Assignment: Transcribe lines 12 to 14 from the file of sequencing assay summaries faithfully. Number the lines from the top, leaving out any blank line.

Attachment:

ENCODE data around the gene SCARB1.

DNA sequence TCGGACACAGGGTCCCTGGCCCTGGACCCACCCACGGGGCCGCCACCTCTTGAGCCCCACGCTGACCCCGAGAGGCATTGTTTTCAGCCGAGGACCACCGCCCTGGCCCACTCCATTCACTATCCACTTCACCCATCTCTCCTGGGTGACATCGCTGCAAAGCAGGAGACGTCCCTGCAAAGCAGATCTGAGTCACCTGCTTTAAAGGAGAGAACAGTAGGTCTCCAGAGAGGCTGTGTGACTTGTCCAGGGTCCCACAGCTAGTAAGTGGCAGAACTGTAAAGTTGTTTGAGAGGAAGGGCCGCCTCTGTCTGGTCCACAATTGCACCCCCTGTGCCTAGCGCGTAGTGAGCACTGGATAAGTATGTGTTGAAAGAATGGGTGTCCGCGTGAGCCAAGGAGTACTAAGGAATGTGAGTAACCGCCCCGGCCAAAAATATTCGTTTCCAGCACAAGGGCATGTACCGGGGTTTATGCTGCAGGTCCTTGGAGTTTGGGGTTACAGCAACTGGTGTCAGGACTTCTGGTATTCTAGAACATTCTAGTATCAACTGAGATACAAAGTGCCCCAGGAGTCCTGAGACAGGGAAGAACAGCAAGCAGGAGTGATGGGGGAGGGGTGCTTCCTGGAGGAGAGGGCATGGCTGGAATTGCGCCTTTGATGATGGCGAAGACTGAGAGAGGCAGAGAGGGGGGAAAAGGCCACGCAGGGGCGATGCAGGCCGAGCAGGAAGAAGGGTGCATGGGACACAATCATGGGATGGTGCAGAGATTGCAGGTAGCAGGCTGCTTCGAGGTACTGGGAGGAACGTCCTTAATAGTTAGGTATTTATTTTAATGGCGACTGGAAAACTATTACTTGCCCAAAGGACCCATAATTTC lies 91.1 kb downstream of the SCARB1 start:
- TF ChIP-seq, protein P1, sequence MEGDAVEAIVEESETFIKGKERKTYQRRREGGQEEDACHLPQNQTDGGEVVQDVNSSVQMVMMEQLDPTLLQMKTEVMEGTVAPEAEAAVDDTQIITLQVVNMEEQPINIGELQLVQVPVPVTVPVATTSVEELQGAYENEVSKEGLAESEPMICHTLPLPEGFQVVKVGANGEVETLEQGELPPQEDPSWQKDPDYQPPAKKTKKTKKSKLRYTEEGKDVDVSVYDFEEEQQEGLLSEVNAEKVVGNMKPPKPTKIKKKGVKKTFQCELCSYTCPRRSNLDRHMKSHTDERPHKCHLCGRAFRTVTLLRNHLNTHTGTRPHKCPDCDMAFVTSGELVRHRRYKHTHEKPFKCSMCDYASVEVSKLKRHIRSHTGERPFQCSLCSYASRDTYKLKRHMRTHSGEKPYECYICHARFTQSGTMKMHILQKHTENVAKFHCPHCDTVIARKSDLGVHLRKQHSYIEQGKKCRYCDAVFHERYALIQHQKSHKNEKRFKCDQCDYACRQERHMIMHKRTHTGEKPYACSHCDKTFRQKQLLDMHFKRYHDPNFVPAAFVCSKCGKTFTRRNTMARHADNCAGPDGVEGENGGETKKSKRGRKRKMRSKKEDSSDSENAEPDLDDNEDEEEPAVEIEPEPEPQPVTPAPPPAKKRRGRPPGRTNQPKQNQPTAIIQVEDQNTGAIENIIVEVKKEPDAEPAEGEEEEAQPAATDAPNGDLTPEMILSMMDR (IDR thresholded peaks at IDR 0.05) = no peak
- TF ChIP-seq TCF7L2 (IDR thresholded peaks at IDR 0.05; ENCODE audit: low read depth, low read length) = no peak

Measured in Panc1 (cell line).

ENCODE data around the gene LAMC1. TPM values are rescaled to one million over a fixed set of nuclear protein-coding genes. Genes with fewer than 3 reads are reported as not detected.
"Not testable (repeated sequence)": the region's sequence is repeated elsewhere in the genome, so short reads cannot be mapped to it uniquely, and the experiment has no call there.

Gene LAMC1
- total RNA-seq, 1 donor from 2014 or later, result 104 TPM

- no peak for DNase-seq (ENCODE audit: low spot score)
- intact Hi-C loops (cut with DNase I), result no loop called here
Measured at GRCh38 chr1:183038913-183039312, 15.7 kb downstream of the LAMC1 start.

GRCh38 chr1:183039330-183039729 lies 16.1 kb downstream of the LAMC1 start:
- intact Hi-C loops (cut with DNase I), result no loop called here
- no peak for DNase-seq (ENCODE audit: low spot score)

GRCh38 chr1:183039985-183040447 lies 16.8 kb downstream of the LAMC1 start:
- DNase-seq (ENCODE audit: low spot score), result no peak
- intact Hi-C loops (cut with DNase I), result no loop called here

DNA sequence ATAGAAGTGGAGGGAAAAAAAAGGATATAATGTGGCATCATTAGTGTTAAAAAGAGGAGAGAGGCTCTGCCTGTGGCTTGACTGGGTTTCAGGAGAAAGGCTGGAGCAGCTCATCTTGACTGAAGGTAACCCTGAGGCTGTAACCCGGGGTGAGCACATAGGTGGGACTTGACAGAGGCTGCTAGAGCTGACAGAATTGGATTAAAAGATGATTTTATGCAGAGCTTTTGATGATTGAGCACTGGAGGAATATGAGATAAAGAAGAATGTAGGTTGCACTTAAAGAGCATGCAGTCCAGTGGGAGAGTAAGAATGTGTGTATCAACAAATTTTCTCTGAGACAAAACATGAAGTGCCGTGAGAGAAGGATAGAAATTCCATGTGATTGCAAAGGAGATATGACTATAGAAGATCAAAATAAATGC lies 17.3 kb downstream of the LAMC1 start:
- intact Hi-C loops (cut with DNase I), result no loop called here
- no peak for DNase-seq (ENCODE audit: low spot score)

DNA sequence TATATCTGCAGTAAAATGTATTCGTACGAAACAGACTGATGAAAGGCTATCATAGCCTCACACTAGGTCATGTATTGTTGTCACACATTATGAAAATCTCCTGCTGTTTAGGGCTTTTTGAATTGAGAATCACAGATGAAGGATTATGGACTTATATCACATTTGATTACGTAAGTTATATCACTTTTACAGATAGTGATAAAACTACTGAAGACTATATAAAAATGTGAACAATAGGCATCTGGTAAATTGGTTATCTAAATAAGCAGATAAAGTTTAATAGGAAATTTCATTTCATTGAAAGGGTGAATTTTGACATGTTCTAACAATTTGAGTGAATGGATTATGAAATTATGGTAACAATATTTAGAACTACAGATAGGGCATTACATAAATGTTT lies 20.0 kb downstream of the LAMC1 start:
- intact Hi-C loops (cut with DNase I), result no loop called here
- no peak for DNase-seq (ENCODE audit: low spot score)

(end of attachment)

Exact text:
Measured at GRCh38 chr1:183038913-183039312, 15.7 kb downstream of the LAMC1 start.

GRCh38 chr1:183039330-183039729 lies 16.1 kb downstream of the LAMC1 start:
- intact Hi-C loops (cut with DNase I), result no loop called here